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I would like to catch all the inputs and output of a commandline program (namely, GDB, but currently changed to ls or cat for simplicity) and redirect it into a file, for later analysis.

I couldn't get anything close to working, but I can't understand what's wrong. Here is my last attempt:

#!/usr/bin/env python2

import subprocess
import sys
import select
import os

def get_pipe():
  fd_r, fd_w = os.pipe()
  return os.fdopen(fd_r, "r"), os.fdopen(fd_w, "w")

out_r, out_w = get_pipe()
err_r, err_w = get_pipe()
in_r, in_w = get_pipe()

proc = subprocess.Popen(["ls"] + sys.argv[1:], stdin=in_r, stdout=out_w, stderr=err_w)

out_w.close()
err_w.close()
in_r.close()

running = True
while running:
  input_lst, output_lst, x_lst = select.select([sys.stdin],[out_r, err_r],  [], 0.5)

  if out_r in output_lst+input_lst:
    data = out_r.readlines()
    print "*",data,"*"
  if err_r in output_lst+input_lst:
    data = err_r.readlines()
    print "+",data,"+"
  if sys.stdin in input_lst:
    data = sys.stdin.readline()
    print "-", data, "-"
    in_w.write(data)

  # don't try to quit if we received some data
  if len(input_lst+output_lst+x_lst) != 0:
    continue
  retcode = proc.poll()
  if retcode is not None:
    running = False

out_r.close()
err_r.close()
in_w.close
exit(retcode)

I tried several other options, like - writing a file wrapper, which was supposed to write to an external file everything written into stdin / read from stdout-err - named pipes - ...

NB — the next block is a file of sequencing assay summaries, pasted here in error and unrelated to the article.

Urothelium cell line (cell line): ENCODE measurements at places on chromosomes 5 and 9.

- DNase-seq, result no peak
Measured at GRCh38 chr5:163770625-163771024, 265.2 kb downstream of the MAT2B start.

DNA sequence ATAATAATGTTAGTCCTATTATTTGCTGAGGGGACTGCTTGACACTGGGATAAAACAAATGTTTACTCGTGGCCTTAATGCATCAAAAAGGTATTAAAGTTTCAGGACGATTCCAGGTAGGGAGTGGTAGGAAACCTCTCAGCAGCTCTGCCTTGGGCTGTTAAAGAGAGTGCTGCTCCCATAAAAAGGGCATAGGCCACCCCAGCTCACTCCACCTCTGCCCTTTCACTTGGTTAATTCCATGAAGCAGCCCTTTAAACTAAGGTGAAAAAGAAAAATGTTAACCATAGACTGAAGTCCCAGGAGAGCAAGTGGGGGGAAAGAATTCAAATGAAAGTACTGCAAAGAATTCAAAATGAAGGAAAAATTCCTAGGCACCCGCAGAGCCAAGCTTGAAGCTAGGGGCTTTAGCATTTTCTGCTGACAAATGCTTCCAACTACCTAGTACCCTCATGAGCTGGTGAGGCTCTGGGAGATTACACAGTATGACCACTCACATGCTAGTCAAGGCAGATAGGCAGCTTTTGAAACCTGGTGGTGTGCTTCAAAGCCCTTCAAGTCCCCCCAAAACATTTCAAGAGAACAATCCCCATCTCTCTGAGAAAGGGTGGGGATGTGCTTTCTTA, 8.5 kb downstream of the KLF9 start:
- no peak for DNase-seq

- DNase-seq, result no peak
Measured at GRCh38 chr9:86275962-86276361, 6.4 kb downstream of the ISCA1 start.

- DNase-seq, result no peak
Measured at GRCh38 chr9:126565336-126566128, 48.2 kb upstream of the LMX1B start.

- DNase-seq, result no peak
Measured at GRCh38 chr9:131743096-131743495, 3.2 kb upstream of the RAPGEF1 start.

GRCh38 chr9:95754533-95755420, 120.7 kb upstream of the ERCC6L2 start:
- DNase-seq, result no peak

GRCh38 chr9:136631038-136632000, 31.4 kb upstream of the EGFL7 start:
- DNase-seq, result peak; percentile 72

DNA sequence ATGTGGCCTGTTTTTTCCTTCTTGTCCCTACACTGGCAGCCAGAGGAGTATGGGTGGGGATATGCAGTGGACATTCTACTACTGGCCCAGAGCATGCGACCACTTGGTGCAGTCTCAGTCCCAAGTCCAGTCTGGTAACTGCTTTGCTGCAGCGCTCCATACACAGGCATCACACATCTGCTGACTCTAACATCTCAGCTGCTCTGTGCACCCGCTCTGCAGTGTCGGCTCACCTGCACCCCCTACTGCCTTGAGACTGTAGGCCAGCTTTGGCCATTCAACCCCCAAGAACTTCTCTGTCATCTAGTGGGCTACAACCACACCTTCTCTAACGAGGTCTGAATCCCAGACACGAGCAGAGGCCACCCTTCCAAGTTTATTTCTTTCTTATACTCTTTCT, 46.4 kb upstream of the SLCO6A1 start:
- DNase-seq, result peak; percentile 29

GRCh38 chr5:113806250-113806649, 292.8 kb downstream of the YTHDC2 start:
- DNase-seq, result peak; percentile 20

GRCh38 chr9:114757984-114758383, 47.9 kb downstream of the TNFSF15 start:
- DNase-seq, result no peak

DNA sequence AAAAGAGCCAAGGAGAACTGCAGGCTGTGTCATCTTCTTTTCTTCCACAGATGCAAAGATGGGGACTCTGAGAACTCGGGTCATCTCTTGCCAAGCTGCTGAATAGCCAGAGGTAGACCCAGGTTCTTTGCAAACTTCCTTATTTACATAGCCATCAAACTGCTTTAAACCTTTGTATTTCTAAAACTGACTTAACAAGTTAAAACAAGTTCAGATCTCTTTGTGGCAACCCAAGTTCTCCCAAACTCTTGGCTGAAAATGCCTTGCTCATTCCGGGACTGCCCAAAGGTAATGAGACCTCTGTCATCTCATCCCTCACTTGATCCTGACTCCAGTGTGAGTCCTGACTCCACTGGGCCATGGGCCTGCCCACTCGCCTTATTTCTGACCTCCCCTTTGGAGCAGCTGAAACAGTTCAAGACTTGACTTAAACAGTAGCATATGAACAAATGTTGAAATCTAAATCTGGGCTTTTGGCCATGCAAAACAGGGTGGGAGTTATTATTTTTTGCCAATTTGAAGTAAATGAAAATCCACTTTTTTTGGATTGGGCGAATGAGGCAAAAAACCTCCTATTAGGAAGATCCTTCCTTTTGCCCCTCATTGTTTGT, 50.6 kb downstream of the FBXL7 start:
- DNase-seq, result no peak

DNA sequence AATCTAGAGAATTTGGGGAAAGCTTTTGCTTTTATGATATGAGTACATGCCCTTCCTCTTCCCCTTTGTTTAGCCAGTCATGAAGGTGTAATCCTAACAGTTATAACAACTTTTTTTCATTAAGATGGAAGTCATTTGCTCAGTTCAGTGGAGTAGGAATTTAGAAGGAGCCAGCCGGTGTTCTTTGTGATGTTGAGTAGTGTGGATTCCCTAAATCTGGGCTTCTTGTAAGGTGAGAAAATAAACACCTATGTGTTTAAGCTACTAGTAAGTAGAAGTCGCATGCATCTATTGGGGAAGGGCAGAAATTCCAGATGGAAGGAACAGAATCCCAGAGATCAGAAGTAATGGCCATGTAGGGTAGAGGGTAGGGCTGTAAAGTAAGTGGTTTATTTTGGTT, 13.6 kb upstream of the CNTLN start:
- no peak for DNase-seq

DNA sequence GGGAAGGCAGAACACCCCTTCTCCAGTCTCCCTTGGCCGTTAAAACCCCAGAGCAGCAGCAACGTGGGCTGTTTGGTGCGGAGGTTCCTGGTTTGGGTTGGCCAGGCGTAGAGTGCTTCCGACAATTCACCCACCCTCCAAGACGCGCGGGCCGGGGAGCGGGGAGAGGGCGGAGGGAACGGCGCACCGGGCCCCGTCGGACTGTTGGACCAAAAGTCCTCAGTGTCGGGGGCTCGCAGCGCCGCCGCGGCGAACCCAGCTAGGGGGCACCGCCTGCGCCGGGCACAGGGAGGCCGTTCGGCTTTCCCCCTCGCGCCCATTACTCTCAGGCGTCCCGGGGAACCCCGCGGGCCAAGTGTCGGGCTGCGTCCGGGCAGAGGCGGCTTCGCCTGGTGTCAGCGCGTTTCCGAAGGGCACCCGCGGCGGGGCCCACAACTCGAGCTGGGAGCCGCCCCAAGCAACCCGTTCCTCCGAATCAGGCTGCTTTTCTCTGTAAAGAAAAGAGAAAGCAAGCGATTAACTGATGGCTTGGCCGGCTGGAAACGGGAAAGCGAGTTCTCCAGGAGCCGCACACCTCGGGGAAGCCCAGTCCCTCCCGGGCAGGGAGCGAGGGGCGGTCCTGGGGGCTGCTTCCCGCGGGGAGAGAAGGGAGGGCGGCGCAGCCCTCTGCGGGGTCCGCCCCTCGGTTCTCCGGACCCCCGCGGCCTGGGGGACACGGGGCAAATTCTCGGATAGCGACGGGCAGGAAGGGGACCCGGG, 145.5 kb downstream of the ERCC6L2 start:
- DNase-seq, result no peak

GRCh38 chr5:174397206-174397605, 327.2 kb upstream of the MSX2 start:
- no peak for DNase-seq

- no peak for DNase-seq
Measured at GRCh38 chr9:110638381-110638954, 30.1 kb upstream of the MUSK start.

but the best I obtained was the very first lines of "ls".

Moreover, GDB relies on readline for CLI edition, and I feel like it won't be that easy to catch transparently!

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1 Answer 1

up vote 1 down vote accepted

So after quite a while of research, I found a solution to this problem:

with non blocking reads and writes, we just have to wait for the input file to run out of data (and thrown an exception), and then operate on the same for the output (stdout and stderr):

#!/usr/bin/python2

import sys, os
import subprocess
import fcntl

dump = open("/tmp/dump", "w")
dump.write("### starting %s ###" % " ".join(sys.argv))

proc = subprocess.Popen(["<real app>"] + sys.argv[1:], stdin=subprocess.PIPE, stdout=subprocess.PIPE, stderr=subprocess.PIPE)

def nonblocking(fd):
  fl = fcntl.fcntl(fd, fcntl.F_GETFL)
  fcntl.fcntl(fd, fcntl.F_SETFL, fl | os.O_NONBLOCK)

nonblocking(proc.stdin)
nonblocking(proc.stdout)
nonblocking(proc.stderr)

nonblocking(sys.__stdin__)
nonblocking(sys.__stdout__)
nonblocking(sys.__stderr__)

def me_to_proc():
  x_to_y(sys.__stdin__, proc.stdin, "~in> ")

def proc_to_me():
  x_to_y(proc.stdout, sys.__stdout__, "<out~ ")

def proc_to_me_err():
  x_to_y(proc.stderr, sys.__stderr__, "<err~ ")

def x_to_y(x, y, prefix=""):
  try:
    while True:
       line = x.readline()
       to_dump = "%s%s" % (prefix, line)
       print >> dump, to_dump
       print to_dump
       y.write(line)
       y.flush()
       dump.flush()
  except:
    pass

recode = None
while recode is None:
  proc_to_me()
  #proc_to_me_err()
  me_to_proc()

  retcode = proc.poll()

exit(retcode)

just replace your original binary with this script, and change <real app> to create the actual process. In- and out-put information will be written on screen and dumpted into /tmp/dump.

(I'm not sure however about the termination criteria, I didn't check that in details)

share|improve this answer
    
any similar solution for c++ (but without forking)? stackoverflow.com/questions/26480332/… –  4ntoine Oct 21 at 6:43

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